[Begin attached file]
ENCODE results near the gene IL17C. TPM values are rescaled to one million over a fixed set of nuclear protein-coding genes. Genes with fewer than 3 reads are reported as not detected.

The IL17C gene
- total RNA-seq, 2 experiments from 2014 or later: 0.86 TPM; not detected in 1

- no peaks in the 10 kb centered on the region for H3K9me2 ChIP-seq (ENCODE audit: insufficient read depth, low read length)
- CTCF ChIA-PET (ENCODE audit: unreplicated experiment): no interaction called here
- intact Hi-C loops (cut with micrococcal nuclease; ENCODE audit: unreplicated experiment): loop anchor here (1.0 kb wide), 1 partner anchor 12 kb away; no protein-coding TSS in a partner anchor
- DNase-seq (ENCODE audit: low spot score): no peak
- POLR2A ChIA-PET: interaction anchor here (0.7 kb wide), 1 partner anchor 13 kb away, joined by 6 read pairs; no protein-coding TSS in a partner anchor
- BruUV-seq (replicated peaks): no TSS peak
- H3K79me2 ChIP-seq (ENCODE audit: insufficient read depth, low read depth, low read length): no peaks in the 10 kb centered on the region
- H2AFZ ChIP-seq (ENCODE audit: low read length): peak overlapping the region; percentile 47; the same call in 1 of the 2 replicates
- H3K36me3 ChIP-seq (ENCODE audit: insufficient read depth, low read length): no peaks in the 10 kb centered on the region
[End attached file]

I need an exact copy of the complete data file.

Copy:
ENCODE results near the gene IL17C. TPM values are rescaled to one million over a fixed set of nuclear protein-coding genes. Genes with fewer than 3 reads are reported as not detected.

The IL17C gene
- total RNA-seq, 2 experiments from 2014 or later: 0.86 TPM; not detected in 1

- no peaks in the 10 kb centered on the region for H3K9me2 ChIP-seq (ENCODE audit: insufficient read depth, low read length)
- CTCF ChIA-PET (ENCODE audit: unreplicated experiment): no interaction called here
- intact Hi-C loops (cut with micrococcal nuclease; ENCODE audit: unreplicated experiment): loop anchor here (1.0 kb wide), 1 partner anchor 12 kb away; no protein-coding TSS in a partner anchor
- DNase-seq (ENCODE audit: low spot score): no peak
- POLR2A ChIA-PET: interaction anchor here (0.7 kb wide), 1 partner anchor 13 kb away, joined by 6 read pairs; no protein-coding TSS in a partner anchor
- BruUV-seq (replicated peaks): no TSS peak
- H3K79me2 ChIP-seq (ENCODE audit: insufficient read depth, low read depth, low read length): no peaks in the 10 kb centered on the region
- H2AFZ ChIP-seq (ENCODE audit: low read length): peak overlapping the region; percentile 47; the same call in 1 of the 2 replicates
- H3K36me3 ChIP-seq (ENCODE audit: insufficient read depth, low read length): no peaks in the 10 kb centered on the region